Derbyshire housing demand prompts council row

House building Image copyright PA
Image caption Demand for new housing is an issue across the county

Demand for new housing in and around Derby is causing a row between city and district councils.

The city's 250,000 population could grow by at least 10% over the next 15 years but space for new homes is low.

A report to a neighbouring council has now said it is no longer "mutually beneficial" for South Derbyshire to take any more of Derby city's growth.

South Derbyshire said it had taken all it could but the city council said everyone had to work together.

Pressure on housing is an issue across the county.

Brownfield pressure

Amber Valley and Derbyshire Dales councils have been told by government inspectors their future housing plans have not identified enough land for the predicted growth in Derbyshire's population.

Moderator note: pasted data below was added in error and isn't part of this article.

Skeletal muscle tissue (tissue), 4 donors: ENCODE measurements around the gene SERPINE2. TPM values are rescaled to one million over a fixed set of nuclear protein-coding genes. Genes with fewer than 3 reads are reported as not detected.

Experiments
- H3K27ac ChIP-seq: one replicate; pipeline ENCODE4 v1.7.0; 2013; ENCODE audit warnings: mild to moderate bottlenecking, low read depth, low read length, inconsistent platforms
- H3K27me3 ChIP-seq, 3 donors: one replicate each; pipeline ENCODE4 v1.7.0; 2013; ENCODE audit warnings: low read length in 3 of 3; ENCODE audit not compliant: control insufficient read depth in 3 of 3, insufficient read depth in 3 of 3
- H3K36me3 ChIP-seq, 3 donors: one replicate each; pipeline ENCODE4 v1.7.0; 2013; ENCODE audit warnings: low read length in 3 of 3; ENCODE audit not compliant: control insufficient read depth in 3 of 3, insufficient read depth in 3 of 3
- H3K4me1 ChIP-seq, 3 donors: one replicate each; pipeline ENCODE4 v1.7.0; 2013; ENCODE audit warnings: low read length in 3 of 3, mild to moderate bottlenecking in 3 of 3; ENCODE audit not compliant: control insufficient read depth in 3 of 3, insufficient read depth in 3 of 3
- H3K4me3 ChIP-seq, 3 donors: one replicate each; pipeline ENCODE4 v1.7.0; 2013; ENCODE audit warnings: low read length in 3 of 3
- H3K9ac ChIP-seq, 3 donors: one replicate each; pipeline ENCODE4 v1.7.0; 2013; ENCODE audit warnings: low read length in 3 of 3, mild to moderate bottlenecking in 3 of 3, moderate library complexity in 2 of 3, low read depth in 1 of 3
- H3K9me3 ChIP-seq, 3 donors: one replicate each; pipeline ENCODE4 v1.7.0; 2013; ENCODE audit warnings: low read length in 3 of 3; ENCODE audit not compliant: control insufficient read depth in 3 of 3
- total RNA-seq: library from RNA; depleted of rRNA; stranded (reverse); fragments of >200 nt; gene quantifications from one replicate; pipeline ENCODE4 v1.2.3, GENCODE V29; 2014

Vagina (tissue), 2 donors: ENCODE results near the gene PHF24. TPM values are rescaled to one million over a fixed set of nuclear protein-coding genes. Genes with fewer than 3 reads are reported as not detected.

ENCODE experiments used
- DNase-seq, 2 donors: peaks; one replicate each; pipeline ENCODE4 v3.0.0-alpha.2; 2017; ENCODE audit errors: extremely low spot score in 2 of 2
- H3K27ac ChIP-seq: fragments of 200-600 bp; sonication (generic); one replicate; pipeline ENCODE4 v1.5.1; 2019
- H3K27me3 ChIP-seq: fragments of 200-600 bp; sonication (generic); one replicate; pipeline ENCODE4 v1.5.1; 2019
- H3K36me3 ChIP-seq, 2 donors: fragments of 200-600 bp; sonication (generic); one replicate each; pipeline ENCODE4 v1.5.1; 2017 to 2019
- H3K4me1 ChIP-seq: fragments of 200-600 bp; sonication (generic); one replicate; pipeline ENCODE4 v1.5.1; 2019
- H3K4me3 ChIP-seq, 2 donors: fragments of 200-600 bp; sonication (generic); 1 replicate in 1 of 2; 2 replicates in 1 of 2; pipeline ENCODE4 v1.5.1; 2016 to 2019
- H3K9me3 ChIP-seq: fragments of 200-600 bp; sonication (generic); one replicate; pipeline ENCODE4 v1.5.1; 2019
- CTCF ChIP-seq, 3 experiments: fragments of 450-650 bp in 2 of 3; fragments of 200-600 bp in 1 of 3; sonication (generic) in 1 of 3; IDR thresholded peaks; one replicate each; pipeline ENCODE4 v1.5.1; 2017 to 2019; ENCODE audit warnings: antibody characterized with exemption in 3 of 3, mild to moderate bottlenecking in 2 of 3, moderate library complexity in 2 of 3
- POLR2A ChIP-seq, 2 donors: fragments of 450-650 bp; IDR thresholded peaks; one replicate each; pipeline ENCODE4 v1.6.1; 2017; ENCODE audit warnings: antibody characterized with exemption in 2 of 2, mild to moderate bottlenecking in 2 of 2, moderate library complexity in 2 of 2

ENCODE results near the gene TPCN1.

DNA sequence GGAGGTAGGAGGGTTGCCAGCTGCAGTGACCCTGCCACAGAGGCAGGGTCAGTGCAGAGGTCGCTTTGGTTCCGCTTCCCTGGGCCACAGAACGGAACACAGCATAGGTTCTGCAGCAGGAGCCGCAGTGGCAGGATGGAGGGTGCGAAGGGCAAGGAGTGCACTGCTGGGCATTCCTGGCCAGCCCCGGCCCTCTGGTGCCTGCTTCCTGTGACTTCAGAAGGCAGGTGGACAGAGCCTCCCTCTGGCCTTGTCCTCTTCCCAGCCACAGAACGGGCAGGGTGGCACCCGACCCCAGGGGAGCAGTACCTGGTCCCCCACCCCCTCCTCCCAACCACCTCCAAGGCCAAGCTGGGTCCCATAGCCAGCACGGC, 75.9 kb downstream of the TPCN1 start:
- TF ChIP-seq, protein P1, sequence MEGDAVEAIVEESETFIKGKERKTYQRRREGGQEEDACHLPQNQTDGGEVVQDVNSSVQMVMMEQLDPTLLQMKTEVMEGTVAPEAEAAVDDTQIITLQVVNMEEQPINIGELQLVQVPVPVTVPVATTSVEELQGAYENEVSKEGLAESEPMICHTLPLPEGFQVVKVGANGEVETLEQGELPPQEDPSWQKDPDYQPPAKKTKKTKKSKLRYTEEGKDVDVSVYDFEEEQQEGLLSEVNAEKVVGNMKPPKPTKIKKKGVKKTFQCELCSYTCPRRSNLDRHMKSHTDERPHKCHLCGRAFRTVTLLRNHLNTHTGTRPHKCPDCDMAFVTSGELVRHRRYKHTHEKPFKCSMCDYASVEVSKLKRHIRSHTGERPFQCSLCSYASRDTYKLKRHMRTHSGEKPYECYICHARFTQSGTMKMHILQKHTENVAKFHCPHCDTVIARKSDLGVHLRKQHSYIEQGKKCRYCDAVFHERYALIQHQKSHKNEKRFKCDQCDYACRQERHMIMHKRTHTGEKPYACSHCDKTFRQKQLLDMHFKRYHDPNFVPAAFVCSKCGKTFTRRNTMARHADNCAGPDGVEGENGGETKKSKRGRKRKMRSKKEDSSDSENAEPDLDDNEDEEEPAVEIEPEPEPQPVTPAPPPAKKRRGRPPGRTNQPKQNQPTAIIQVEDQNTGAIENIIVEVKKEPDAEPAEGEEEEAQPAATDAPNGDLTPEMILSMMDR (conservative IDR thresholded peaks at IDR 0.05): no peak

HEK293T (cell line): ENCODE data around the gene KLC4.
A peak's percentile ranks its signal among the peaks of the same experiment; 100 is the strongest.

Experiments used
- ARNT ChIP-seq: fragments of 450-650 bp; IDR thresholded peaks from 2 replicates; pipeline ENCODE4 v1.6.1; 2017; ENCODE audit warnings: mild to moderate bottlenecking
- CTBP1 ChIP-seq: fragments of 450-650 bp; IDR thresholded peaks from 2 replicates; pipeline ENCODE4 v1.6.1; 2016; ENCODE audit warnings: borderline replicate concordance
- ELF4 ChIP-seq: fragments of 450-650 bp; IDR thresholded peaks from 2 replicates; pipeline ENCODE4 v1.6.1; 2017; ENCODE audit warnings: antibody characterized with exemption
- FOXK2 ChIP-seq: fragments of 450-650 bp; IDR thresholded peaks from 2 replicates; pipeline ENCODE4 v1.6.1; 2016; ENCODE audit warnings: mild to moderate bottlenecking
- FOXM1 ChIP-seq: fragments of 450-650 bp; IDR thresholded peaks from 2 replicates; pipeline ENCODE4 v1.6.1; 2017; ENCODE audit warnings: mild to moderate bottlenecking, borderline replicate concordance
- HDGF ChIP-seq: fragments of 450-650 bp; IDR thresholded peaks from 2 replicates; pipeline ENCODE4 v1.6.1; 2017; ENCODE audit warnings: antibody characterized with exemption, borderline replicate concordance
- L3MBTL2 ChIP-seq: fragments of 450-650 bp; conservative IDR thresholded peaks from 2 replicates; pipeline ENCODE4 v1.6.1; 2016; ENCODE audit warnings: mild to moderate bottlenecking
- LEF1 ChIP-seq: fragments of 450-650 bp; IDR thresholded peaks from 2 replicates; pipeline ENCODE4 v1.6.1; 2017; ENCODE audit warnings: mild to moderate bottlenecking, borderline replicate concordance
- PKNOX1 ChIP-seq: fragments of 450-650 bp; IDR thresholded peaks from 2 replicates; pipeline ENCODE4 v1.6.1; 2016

Martyn Ford, Conservative borough and county councillor for the area, and Chair of South Derbyshire District Council's planning committee, pointed out the area had already agreed to take 13,500 homes, which would serve Derby.

He said: "If Derby look hard enough they will find places where they can put homes and that will relieve the pressure on South Derbyshire and Amber Valley from using up even more greenfield sites to make up for Derby's growth.

"They really must use all the brownfield areas in the city before they even think about using more greenfield sites."

Martin Rawson, Labour cabinet member for planning at Derby City Council, said: "It is about working across local authority boundaries to make sure we have the infrastructure in place.

"If we do that, the physical boundaries become less of an issue. We have worked together well to this point and that is the way forward.

"But we are looking at brownfield sites and making use of every bit of space possible."

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